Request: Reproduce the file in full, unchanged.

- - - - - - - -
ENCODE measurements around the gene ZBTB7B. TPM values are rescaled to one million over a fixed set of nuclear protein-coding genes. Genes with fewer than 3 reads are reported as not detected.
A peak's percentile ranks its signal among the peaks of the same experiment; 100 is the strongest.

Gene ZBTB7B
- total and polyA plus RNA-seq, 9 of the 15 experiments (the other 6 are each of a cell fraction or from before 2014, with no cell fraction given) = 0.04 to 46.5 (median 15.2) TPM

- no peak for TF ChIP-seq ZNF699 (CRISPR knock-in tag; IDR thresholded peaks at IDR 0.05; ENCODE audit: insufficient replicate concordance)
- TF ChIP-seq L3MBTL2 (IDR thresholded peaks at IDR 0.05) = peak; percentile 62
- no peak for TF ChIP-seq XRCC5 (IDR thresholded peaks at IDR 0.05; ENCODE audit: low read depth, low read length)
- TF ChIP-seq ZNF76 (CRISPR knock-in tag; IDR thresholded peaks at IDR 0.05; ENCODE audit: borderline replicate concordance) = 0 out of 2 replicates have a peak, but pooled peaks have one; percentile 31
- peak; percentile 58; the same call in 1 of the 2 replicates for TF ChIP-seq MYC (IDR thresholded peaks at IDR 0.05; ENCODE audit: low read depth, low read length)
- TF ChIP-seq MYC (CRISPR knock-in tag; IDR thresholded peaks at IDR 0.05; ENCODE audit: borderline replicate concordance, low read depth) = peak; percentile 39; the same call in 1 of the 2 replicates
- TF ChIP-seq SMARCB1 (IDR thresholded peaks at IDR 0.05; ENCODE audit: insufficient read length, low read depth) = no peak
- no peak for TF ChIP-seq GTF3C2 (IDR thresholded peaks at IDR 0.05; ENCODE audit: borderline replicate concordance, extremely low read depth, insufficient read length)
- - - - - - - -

ENCODE measurements around the gene ZBTB7B. TPM values are rescaled to one million over a fixed set of nuclear protein-coding genes. Genes with fewer than 3 reads are reported as not detected.
A peak's percentile ranks its signal among the peaks of the same experiment; 100 is the strongest.

Gene ZBTB7B
- total and polyA plus RNA-seq, 9 of the 15 experiments (the other 6 are each of a cell fraction or from before 2014, with no cell fraction given) = 0.04 to 46.5 (median 15.2) TPM

- no peak for TF ChIP-seq ZNF699 (CRISPR knock-in tag; IDR thresholded peaks at IDR 0.05; ENCODE audit: insufficient replicate concordance)
- TF ChIP-seq L3MBTL2 (IDR thresholded peaks at IDR 0.05) = peak; percentile 62
- no peak for TF ChIP-seq XRCC5 (IDR thresholded peaks at IDR 0.05; ENCODE audit: low read depth, low read length)
- TF ChIP-seq ZNF76 (CRISPR knock-in tag; IDR thresholded peaks at IDR 0.05; ENCODE audit: borderline replicate concordance) = 0 out of 2 replicates have a peak, but pooled peaks have one; percentile 31
- peak; percentile 58; the same call in 1 of the 2 replicates for TF ChIP-seq MYC (IDR thresholded peaks at IDR 0.05; ENCODE audit: low read depth, low read length)
- TF ChIP-seq MYC (CRISPR knock-in tag; IDR thresholded peaks at IDR 0.05; ENCODE audit: borderline replicate concordance, low read depth) = peak; percentile 39; the same call in 1 of the 2 replicates
- TF ChIP-seq SMARCB1 (IDR thresholded peaks at IDR 0.05; ENCODE audit: insufficient read length, low read depth) = no peak
- no peak for TF ChIP-seq GTF3C2 (IDR thresholded peaks at IDR 0.05; ENCODE audit: borderline replicate concordance, extremely low read depth, insufficient read length)